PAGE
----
Friday, 30 October 2015

Carry On Caravaggio: Part 1

Is the journey over before it's began?

Written by Andy Ash
It would be rather pitiful if the first failure of my trip had occurred in my own back yard on the very first day.

London's National Gallery has been dogged by strike action for quite some time and the room housing the Caravaggios had been closed for Wednesday, Thursday and Friday of my starting week. The National Gallery, or their new 'work to rule' security staff, decided against announcing the rooms that were going to be open for public viewing until 10.30 am on the actual day, which for someone whose journey was going to be governed by precision timing (sponsored by Mickey Mouse wrist watches) was not helpful. I decided to take no risks and I pushed my viewing of the trio of paintings in the National Gallery, 'The Supper At Emmaus', 'Boy bitten by a Lizard' and 'Salome with the Head of John the Baptist', from Sunday morning to Saturday morning.

Although a handful of people had intimated they might turn up on the Sunday morning to wish me 'Bon Voyage', no-one had been specific or in fact told me they were turning up at all. It also allowed me to get to Dublin earlier, where the schedule appeared unnecessarily tight. So I was rather dismayed as I waited at Heathrow for my Dublin flight to hear that Obi-Wan Kenobi and a strange Leprechaun were waiting at the National Gallery for me. Their rather limp attempt at recreating the 'Supper at Emmaus' certainly reassured me that my presence hadn't been missed, in fact it seemed a narrow escape, but they did write a nice email to everyone:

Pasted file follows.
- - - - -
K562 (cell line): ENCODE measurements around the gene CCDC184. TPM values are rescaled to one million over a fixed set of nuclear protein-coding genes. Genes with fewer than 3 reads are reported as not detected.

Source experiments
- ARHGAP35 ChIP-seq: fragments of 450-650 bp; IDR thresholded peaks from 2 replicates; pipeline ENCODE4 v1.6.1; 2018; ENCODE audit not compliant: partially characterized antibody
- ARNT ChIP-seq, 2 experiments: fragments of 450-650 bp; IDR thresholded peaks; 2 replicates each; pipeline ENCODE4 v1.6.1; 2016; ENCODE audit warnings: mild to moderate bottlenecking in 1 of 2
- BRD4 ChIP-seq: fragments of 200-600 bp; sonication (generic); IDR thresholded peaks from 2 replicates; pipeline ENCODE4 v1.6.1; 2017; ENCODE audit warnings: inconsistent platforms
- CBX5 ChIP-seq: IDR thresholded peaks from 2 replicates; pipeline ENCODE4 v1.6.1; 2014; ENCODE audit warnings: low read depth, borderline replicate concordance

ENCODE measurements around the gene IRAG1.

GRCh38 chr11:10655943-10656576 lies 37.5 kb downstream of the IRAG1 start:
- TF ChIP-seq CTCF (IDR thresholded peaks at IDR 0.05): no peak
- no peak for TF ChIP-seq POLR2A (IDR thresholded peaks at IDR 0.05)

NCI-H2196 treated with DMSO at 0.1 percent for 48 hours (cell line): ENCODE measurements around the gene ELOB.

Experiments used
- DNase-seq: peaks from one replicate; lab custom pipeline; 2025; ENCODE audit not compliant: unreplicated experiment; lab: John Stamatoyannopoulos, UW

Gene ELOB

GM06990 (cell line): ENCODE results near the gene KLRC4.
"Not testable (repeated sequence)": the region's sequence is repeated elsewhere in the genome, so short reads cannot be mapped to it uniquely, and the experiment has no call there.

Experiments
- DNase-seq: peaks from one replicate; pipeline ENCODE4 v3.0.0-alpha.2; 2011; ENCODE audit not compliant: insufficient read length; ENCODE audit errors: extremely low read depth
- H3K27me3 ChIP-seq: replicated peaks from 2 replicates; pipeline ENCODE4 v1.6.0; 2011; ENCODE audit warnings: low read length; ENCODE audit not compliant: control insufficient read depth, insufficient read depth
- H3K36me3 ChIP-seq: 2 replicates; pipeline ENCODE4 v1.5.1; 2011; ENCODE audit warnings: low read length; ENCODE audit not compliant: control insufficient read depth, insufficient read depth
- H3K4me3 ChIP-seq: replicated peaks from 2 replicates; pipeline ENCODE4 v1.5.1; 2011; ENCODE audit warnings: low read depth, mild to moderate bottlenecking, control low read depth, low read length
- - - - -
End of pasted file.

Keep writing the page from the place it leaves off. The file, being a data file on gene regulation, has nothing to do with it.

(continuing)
andy-ahs-176-drop-inMr Kenobi and a tramp reproducing the emotional scene at a dinner in Emmaus.
'Dear All,

Just as well those of you who couldn't make it, didn't. As is often the case with a much anticipated event, the much heralded start of Ash's Grand Tour was marred by the absence of the main character. It turns out that despite a much publicised schedule with specific timings on, Ash decided to jump the gun and shoot off to Dublin early, leaving the Caravaggio re-enactment society to perform alone at 10am on Sunday morning at The National Gallery. For those of you waiting to surprise Ash later in the tour, beware of this tendency to come early and leave without notice!